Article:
Shortly after I rolled out Optimizely’s Discovery kanban process last year, one of its benefits became immediately obvious: using it as a tool to say No.
This is best illustrated with a story. One day, I was at my desk, minding my own business 🙃, when our CEO came up to me and asked, “Hey, is there a designer who could work on <insert special CEO pet project>?” In my head, I knew it wasn’t a priority. Telling him that directly, though, would have led to us arguing over why we thought the project was or was not important, without grounding the argument in the reality of whether it was higher priority than current work-in-progress. And since he’s the CEO, I would have lost that argument.
So instead of doing that, I took him to our Discovery kanban board and said, “Let’s review what each person is doing and see if there’s anything we should stop doing to work on your project.” I pointed to each card on the board and said why we were doing it: “We’re doing this to reach company goal X… that’s important for customer Y,” and so on.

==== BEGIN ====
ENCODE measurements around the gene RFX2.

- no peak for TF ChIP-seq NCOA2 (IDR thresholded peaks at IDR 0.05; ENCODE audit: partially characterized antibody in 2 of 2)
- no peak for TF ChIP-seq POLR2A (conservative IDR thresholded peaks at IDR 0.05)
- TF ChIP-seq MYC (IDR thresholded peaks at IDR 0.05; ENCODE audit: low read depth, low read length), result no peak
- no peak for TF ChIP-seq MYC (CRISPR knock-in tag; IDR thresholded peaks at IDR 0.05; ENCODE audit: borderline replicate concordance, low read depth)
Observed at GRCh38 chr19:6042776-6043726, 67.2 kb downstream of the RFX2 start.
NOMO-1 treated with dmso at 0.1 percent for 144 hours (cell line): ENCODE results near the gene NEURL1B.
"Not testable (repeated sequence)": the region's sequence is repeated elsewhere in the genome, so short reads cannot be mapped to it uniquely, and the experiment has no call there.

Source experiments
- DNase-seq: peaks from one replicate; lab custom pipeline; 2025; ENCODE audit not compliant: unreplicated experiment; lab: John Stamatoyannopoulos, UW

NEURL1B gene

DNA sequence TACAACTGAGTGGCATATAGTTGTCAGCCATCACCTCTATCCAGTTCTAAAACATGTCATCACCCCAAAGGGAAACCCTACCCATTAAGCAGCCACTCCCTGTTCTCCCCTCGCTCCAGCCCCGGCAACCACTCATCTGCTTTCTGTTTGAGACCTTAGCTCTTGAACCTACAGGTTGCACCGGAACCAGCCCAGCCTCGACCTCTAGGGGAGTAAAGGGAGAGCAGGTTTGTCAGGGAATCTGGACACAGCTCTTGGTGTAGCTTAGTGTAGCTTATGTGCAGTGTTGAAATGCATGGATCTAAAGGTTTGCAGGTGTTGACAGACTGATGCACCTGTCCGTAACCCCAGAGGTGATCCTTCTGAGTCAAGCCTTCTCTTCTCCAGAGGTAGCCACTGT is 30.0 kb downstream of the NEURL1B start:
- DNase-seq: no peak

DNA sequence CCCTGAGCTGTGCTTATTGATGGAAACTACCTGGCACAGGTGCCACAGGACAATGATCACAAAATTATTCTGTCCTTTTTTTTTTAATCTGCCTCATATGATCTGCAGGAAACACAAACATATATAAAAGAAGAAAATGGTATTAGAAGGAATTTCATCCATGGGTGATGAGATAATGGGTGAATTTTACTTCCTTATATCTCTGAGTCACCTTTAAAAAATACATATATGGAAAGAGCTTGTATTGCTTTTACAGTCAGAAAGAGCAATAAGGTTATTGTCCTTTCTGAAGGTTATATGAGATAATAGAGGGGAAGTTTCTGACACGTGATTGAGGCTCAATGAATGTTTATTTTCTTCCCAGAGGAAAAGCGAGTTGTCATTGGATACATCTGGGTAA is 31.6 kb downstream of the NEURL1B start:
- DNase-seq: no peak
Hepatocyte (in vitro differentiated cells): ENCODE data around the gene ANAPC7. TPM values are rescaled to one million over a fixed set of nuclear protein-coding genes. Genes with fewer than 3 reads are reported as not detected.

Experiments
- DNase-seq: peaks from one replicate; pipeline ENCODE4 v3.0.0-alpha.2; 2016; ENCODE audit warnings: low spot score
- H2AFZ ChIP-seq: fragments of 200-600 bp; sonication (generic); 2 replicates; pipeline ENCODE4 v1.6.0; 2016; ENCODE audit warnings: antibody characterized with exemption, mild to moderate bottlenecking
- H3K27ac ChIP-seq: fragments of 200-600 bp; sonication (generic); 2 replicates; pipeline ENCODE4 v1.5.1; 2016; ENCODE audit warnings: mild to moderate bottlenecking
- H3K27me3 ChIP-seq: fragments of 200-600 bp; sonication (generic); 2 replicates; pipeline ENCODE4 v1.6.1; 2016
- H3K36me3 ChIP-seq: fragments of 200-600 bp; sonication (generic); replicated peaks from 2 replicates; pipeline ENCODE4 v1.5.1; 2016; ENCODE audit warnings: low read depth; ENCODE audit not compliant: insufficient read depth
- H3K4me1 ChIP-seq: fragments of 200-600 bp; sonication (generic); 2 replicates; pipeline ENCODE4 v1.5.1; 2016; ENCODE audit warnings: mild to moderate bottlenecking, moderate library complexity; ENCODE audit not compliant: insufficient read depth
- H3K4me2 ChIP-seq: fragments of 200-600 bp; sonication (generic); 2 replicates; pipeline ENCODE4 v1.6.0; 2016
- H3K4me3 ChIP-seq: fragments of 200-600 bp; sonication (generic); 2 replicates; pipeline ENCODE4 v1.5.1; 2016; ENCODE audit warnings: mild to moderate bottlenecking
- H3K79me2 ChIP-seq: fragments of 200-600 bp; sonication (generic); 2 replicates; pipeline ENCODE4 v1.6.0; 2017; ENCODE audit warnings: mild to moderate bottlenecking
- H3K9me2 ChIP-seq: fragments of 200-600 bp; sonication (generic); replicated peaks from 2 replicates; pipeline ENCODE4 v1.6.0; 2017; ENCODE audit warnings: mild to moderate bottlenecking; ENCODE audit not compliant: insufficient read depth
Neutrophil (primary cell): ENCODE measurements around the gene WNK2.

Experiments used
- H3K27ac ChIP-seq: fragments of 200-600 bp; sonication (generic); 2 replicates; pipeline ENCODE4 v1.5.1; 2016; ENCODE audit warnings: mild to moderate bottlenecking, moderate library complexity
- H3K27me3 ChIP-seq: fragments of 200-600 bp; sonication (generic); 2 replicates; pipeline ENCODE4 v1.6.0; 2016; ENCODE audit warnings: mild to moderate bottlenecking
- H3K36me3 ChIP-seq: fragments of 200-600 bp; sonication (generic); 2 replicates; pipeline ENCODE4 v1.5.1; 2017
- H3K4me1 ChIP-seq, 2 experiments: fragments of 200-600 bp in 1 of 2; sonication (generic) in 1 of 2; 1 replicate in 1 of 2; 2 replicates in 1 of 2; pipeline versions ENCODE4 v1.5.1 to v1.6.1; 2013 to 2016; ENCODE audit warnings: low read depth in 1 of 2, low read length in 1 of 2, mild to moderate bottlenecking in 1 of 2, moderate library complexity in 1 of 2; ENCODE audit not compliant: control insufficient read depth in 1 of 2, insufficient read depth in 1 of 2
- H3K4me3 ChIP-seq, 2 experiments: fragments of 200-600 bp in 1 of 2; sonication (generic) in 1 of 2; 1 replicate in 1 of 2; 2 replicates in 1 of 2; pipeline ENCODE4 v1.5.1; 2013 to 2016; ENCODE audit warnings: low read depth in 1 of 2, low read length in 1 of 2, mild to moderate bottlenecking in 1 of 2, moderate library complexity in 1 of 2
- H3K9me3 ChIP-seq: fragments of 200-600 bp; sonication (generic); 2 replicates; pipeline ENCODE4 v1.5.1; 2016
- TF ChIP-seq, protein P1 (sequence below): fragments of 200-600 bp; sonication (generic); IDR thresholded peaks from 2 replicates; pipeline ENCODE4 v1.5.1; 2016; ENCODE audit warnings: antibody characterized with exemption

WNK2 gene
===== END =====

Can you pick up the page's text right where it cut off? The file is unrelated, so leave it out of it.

Optimizely’s Discovery kanban board in action
When we got to the end of the board, he admitted, “Yeah, those are all the right things to be doing,” and walked away. I never heard about the project again. And just like that, I said No to our CEO without saying No.
Thoughts? Reply @jlzych